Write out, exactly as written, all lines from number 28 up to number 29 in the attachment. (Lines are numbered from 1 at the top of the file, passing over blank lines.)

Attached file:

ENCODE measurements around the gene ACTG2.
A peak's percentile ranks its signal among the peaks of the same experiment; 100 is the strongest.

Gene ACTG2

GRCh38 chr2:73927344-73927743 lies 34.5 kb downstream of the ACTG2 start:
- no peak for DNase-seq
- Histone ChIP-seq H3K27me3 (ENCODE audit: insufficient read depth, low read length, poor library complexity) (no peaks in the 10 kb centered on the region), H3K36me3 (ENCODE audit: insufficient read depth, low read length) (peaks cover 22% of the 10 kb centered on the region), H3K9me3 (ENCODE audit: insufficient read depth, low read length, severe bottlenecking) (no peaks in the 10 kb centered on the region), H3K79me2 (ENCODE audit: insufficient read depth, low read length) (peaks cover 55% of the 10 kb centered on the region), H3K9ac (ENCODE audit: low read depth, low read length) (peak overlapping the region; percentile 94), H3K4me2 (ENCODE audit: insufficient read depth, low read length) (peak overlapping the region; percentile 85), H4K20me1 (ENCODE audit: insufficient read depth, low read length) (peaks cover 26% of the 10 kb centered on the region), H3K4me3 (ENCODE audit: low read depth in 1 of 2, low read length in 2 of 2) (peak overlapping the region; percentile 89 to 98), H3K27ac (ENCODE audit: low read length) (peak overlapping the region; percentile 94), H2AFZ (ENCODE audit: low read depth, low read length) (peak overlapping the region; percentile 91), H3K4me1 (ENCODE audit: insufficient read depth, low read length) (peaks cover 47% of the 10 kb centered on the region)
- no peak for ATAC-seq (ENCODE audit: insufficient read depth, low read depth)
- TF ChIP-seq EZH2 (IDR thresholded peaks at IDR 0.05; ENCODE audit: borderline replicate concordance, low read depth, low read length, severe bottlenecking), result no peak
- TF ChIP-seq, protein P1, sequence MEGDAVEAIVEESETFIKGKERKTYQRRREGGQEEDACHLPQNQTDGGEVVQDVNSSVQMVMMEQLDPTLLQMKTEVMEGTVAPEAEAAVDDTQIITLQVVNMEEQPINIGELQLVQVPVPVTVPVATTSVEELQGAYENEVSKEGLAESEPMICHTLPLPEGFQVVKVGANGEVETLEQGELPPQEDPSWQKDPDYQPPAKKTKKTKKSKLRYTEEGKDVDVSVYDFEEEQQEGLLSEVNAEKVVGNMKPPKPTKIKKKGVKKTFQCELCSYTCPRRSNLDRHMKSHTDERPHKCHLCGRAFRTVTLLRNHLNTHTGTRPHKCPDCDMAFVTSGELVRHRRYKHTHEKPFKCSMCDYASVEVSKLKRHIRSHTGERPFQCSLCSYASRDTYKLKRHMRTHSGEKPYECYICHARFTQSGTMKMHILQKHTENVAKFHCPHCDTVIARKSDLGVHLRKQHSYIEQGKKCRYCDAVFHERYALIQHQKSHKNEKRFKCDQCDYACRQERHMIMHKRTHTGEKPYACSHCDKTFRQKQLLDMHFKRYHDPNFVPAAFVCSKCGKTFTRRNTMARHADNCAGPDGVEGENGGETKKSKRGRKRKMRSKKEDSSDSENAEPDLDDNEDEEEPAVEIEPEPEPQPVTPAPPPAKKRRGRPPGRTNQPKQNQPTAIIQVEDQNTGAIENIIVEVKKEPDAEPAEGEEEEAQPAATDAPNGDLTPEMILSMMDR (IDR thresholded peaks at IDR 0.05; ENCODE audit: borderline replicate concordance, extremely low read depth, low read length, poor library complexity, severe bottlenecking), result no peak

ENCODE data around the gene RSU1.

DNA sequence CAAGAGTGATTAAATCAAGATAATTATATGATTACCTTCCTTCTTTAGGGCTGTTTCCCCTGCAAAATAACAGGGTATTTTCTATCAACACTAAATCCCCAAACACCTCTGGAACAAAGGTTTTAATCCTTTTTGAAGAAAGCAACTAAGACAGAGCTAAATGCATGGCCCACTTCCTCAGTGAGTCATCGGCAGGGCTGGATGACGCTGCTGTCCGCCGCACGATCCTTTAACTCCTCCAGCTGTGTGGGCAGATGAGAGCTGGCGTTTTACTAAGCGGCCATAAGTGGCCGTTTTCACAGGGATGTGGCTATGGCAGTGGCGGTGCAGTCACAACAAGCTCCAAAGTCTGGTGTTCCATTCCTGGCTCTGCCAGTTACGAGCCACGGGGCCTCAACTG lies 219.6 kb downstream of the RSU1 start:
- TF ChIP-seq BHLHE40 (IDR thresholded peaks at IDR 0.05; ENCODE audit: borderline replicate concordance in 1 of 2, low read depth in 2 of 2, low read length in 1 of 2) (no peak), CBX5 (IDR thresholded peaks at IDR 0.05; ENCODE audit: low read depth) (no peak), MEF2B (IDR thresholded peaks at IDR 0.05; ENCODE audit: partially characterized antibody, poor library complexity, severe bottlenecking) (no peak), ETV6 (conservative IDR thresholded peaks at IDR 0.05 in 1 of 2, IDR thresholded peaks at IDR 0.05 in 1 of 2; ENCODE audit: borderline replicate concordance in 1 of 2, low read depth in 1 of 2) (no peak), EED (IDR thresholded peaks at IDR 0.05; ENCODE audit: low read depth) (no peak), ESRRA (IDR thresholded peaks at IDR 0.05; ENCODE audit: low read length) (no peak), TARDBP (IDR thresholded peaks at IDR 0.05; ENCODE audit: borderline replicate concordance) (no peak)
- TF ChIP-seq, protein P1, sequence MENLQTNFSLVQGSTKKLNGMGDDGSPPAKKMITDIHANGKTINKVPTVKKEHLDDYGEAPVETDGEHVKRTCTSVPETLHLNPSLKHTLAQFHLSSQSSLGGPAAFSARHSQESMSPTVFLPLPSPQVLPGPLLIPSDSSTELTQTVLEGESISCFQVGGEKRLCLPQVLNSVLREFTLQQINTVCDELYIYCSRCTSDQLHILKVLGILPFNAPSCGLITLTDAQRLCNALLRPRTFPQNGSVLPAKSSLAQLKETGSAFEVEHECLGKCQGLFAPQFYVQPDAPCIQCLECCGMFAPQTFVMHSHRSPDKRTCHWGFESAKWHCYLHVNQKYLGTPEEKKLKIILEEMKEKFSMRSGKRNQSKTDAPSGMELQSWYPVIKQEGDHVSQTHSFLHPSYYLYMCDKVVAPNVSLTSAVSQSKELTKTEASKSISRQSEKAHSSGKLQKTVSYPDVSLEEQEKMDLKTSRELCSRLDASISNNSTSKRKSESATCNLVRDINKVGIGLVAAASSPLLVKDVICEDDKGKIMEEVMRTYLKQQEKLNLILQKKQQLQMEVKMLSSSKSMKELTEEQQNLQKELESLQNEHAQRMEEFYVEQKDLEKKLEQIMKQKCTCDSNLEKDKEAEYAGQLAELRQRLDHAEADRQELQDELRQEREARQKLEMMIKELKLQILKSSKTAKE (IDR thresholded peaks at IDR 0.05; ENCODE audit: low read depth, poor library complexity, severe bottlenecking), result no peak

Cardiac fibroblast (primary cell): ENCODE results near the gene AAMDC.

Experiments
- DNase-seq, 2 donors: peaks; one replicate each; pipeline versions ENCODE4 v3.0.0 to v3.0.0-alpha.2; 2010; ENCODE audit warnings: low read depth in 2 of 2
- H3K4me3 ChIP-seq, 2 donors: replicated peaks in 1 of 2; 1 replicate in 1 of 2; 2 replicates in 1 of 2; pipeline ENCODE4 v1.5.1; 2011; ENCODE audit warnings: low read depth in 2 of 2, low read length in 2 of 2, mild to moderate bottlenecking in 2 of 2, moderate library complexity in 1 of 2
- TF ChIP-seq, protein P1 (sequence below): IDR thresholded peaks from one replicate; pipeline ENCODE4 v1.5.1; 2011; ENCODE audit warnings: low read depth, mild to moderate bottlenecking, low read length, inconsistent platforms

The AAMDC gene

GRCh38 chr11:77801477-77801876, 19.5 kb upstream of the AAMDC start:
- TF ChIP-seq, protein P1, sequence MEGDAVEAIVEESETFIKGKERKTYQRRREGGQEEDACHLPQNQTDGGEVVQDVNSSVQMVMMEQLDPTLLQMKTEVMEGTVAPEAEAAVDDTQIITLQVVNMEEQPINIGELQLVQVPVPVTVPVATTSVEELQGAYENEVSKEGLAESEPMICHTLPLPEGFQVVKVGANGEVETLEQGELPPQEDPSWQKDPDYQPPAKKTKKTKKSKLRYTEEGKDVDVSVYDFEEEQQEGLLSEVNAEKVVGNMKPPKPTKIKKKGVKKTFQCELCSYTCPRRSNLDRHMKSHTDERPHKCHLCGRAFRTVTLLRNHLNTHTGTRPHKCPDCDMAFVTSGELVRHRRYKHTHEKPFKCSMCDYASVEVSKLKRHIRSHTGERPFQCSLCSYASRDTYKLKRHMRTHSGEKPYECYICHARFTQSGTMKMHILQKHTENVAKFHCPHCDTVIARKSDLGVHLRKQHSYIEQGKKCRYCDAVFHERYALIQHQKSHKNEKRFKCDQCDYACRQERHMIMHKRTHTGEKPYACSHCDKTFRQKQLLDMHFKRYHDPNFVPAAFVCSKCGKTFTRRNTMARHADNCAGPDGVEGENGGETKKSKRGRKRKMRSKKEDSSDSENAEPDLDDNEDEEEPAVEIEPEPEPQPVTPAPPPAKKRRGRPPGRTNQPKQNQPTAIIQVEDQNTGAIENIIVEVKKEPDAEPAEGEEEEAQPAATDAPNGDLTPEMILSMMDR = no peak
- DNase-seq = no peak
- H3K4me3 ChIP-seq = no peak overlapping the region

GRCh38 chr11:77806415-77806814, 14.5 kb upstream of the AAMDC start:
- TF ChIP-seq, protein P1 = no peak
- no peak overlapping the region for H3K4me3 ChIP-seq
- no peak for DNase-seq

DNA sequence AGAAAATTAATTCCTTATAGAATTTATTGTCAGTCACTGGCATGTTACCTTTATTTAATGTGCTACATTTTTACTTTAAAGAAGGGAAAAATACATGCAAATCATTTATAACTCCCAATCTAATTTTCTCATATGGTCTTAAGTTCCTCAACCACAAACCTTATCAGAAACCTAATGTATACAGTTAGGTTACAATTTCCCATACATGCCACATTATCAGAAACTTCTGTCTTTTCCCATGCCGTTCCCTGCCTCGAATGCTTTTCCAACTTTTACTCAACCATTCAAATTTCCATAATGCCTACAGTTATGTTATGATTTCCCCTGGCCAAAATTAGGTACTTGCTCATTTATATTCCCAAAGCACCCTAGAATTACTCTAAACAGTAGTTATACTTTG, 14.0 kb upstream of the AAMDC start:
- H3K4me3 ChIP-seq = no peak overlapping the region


DNA sequence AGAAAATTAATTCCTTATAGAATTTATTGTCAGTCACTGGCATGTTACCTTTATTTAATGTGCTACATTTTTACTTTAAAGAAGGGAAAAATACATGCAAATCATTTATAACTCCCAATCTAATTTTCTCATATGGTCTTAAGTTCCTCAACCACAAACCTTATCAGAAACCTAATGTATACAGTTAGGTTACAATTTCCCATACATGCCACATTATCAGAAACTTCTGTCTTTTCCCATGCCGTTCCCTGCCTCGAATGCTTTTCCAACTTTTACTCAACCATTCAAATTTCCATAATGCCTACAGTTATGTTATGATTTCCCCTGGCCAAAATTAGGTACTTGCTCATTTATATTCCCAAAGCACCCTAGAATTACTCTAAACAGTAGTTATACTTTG, 14.0 kb upstream of the AAMDC start:
- H3K4me3 ChIP-seq = no peak overlapping the region